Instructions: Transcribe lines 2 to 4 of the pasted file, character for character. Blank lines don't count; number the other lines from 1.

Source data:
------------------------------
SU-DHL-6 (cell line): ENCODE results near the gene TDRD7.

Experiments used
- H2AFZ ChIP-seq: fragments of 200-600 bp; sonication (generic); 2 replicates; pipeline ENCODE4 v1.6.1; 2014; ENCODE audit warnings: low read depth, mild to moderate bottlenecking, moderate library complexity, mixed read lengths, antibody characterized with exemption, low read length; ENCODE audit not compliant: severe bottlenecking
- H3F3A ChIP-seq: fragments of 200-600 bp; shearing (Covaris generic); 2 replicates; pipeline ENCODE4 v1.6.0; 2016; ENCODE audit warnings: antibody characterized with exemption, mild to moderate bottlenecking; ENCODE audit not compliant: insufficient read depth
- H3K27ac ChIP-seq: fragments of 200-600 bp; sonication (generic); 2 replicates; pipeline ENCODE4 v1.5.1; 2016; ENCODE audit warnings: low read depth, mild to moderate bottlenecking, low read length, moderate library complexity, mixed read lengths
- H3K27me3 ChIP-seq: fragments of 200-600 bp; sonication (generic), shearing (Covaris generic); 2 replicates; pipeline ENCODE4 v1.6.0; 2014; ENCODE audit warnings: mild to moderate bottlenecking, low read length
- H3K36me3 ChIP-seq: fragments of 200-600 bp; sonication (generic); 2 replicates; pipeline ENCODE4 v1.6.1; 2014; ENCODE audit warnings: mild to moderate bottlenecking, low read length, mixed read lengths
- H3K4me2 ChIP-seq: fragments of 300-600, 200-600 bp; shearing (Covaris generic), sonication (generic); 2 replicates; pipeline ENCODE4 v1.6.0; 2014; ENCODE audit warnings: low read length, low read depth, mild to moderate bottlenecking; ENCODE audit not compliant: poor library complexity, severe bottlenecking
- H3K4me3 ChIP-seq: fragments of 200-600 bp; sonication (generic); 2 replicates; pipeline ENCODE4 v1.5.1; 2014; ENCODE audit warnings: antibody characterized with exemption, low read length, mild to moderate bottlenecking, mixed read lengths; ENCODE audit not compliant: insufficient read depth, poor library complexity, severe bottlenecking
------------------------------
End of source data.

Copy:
Experiments used
- H2AFZ ChIP-seq: fragments of 200-600 bp; sonication (generic); 2 replicates; pipeline ENCODE4 v1.6.1; 2014; ENCODE audit warnings: low read depth, mild to moderate bottlenecking, moderate library complexity, mixed read lengths, antibody characterized with exemption, low read length; ENCODE audit not compliant: severe bottlenecking
- H3F3A ChIP-seq: fragments of 200-600 bp; shearing (Covaris generic); 2 replicates; pipeline ENCODE4 v1.6.0; 2016; ENCODE audit warnings: antibody characterized with exemption, mild to moderate bottlenecking; ENCODE audit not compliant: insufficient read depth